Updated: Oct 26
Kushinda means to overcome in Swahili. This specialty court helps 18-29 year old African American men overcome their past and reclaim their future.
watch this inspiring 4-minute snapshot of this revolutionary court
Judge Gerald Parker created Kushinda Court modeled off a similar court in Columbia, MO.
Kushinda Court is only the second of it's kind in the United States.
What, When & Where:
Every other Thursday, Judge Parker holds court from 1-2 pm for 30ish young men in the program. If they don't attend, there are consequences.
On opposite Thursdays, a trained HEAT facilitator guides the young men through the community-building HEAT curriculum. HEAT stands for Habilitation Empowerment Accountability Therapy.
For a variety of reasons (generational, systemic, socio-economic, familial, and cultural), young black men often have a disproportionately more difficult time navigating life in the transitional years into adulthood.
Kushinda Court intervenes through an evidence-based therapeutic model to reroute these young men into healthy pathways and relationships that refocuses their strengths and opportunities towards higher self-efficacy, self-esteem, and self-monitoring.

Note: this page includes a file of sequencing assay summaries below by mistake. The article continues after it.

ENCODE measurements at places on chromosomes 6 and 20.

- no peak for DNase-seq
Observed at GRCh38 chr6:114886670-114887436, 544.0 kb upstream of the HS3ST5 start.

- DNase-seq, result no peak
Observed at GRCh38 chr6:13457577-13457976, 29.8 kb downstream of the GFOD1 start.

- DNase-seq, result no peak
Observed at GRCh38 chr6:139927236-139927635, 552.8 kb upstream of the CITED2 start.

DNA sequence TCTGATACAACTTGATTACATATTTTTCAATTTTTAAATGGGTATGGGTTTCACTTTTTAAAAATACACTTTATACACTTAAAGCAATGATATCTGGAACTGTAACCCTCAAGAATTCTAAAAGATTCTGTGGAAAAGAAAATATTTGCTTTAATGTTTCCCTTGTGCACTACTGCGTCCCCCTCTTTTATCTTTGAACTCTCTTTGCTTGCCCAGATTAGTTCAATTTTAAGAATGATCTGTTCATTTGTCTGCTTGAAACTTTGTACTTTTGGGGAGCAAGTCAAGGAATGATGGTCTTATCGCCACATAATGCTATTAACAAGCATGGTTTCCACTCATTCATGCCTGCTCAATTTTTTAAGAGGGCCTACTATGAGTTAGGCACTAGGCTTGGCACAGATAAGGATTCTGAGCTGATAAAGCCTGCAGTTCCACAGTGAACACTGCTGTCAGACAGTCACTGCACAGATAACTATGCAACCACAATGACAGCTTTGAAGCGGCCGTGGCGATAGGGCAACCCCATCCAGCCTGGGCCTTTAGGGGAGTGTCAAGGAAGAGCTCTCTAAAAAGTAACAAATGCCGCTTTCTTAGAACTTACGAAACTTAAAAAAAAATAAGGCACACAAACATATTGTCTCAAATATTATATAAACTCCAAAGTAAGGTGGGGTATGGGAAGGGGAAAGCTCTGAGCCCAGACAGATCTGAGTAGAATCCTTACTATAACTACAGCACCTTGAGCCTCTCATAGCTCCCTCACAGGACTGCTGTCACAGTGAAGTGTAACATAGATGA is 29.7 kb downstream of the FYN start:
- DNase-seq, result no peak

3-Phase Strategy (my hope):
(1) Increase Quality of Services to increase life transformation and reduce recidivism.
Network together professional and volunteer support services (around the 8 dimensions of wellness) that aid this population in navigating life:
workforce, housing, fathering, dating, friendship, transportation, mental health, education/intellect, creative outlet, peer mentors, spiritual guides, etc.
Triage resources and support structures per individual needs, history, and strengths.
Develop authentic community through HEAT and other community-building leaders.
Utilize court-mandated consequences to allow for restorative course-correction.
As lives transform in community, young men will testify and advocate for the next cohorts of young men involved in Kushinda Court, building out a Kushinda Network.
(2) Increase Quantity of participants (while maintaining quality) to transform more lives.
There is a current waitlist to be a part of this court.
Growing an impact quantitatively requires tight systems of high-relational capacity.
Increasing quantity of participants is dependent on support staff, strength of the Kushinda Network of providers, and strong streamlined systems in tact.
(3) Scale the spirit of the court to other cities and regions throughout the US.
Eventually, we hope other judges rise up and take on the life-giving invitation to create a similar court for the young men in their region, multiplying the impact for societal transformation.
Opportunity in Montgomery County:
There are 10,000 black male students between 5-18 years old.
There are 9,500 young black men between 18-29 years old. (US Census Bureau).